·         Vulnerability to bullying.


 Children and young people with disabilities may also feel less valued than his/her peers and poor care may be observed but tolerated by others. This might include such things as not speaking directly to the child or young person; not offering choices; not moving and handling them safely; not respecting his/her privacy and dignity; not treating him/her according to his/her age; allowing physical restraint to occur; or using derogatory language.


 There is no single route to ensure that children and young people are protected, especially those with additional vulnerabilities. However, the safest environments are those that help children and young people, to protect themselves, by helping them to speak out and do their best to stop any abuse, and neglect from happening, and take responsibility for observing, challenging and reporting any poor practice and suspected abuse and neglect.


Safe environments for children and young people with additional vulnerabilities are also safer for all children and young people.


Use of photography and film


All images are taken by club photographers who have been briefed by a clubs Head of Department, or by a member of the Communications and Marketing Department responsible for the activity being photographed or filmed, in an appropriate way and manner. Where appropriate and possible, parent/carer consent is sought in writing at the start of the season or prior to an event via the Club’s Membership form. The club adhere to the following principles when using photography or film:


·        All children or young people featured in club publications are appropriately dressed;

·        Where possible, the image will focus on the activity taking place and not a specific child or young person;

·        Where appropriate, images represent the broad range of people participating safely in the event;

·        Designated club photographers will, where applicable, undertake a CRC check and attend the club’s and FA Safeguarding workshop and in any case will be personally responsible for keeping up to date with the latest guidelines on the ‘Use of Images’ policies from The FA. Club identification is worn at all times;

·        Children or young people who are the subject of a court order, will not have his/her images published in any club document;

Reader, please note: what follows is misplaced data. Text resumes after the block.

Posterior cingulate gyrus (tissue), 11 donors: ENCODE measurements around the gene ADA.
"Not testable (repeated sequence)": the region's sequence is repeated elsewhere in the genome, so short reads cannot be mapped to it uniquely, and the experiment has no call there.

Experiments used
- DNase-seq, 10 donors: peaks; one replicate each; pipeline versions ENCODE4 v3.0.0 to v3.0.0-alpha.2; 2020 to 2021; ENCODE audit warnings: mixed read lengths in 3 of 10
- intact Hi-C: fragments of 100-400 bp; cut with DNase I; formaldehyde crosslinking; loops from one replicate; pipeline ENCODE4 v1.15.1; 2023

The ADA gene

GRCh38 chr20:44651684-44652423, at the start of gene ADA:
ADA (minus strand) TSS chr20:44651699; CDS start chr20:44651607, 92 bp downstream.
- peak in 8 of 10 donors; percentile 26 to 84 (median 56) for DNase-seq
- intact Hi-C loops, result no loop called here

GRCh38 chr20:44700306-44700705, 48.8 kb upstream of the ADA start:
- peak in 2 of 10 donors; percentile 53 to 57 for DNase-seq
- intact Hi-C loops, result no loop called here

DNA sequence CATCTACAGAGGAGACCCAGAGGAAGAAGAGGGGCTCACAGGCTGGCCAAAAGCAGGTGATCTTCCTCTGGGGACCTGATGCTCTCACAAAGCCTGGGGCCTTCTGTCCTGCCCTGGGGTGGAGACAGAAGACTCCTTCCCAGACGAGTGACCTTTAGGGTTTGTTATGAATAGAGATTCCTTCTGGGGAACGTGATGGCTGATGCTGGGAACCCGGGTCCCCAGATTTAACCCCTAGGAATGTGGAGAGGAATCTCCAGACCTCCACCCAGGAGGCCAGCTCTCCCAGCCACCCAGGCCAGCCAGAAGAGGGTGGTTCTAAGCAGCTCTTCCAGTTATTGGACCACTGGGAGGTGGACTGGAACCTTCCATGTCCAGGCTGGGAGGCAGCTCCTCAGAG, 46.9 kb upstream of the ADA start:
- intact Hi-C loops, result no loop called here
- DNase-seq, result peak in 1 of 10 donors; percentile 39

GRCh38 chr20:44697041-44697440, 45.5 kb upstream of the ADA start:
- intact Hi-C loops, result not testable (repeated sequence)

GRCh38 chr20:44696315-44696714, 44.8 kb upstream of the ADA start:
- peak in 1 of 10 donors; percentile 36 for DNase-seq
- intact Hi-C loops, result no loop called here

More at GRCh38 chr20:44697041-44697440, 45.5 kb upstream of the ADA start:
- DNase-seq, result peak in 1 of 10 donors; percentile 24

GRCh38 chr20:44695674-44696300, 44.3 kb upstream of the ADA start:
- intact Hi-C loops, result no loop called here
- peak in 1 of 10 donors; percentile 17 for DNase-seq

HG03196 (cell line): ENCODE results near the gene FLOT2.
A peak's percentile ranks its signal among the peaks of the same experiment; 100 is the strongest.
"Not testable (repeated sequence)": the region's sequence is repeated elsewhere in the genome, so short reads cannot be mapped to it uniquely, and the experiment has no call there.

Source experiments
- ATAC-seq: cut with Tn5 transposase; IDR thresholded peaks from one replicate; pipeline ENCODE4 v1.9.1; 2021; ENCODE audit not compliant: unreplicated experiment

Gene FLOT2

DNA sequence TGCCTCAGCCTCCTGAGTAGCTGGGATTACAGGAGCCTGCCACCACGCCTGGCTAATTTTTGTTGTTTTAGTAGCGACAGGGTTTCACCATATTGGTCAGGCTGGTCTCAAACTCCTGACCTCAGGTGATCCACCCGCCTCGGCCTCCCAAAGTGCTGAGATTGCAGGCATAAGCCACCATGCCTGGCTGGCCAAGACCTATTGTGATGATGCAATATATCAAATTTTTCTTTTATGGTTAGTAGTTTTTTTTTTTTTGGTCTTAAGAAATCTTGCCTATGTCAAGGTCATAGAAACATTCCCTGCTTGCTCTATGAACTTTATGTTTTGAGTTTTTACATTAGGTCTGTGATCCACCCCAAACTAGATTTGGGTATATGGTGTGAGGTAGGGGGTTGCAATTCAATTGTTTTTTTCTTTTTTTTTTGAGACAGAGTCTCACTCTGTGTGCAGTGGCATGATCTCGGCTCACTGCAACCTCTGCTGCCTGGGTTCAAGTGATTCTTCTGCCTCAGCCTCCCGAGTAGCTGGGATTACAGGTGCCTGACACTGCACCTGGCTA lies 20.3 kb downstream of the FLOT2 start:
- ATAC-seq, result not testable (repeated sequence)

·        No images of children or young people featured in club publications are accompanied by personal details such as his/her home address;

·        Recordings of children and young people for the purposes of legitimate coaching aids are only filmed by club officials and are stored safely and securely at the club’s premises;

·        Any instances of inappropriate images in football should be reported to a HoD or the club’s Safeguarding Team;

·        The club does not put young players under the age of 16 profiles, nor personal information on its website.


Good practice and code of conduct


To ensure all children and young people have the most positive and safe experience when engaging with the club, all employees, workers, consultants, agency staff and volunteers, should adhere to the following principles and action (to ensure they role model positive behaviours and so reduce the risk of allegations, abuse and neglect occurring):


·        Listen carefully to children and young people about his/her needs, wishes, ideas and concerns and take them seriously;

·        Treat all children and young people equally not showing favouritism;

·        Always work in an open environment (e.g. avoiding private or unobserved situations and encouraging open communication with no secrets);

·        Make the experience of the activity fun and enjoyable;

·        Promote fairness, confront, and deal with bullying;

·        Maintain a safe and appropriate distance with children and young people, and avoid unnecessary physical contact;

·        Where any form of manual/physical support is required, it should be provided openly, and with the consent of the child or young person;

·        If children, and young people have to be supervised in changing rooms, always ensure coaches etc. work in pairs;

·        Request written consent, if the club are required to transport children and young people using the club’s Multi-Use Consent Form (Appendix 6) for any activities, events, or significant travel arrangements e.g. overnight stays;

·        Employees and workers should maintain their qualifications and continued professional development;

·        A qualified first aider is in attendance or readily available;

·        Maintain appropriate professional relationships with children and young people, including only engaging with them online with prior approval and through the club’s social media channels;

·        On trips, ensure that adults should not enter a child or young person’s room, unless there is a safety concern, in which case two adults should enter and should not invite children or young people into their rooms;

·        Be a good role model, this includes not swearing, smoking, or drinking alcohol in the company of children and young people;

·        Always give enthusiastic and constructive feedback rather than negative criticism;

·        Promote the club’s vision and values and be an ambassador for those values;

 ·        Ensure children and young people adhere to his/her relevant Code of Conduct;

·        Secure written consent for the club to administer emergency first aid or other medical treatment if the need arises;

·        Reward effort as well as performance;

 ·        Challenge unacceptable or inappropriate behaviour;

·        Encourage children and young people to take responsibility for his/her own behaviour and performance;

·        Keep a written record of any incident or injury that occurs, along with details of any treatment given or action taken using the club’s Accident and Incident Report Form (Appendix 7).

·        Recording safeguarding concerns on the Safeguarding Concern Form (Appendix 8).


 This list is not exhaustive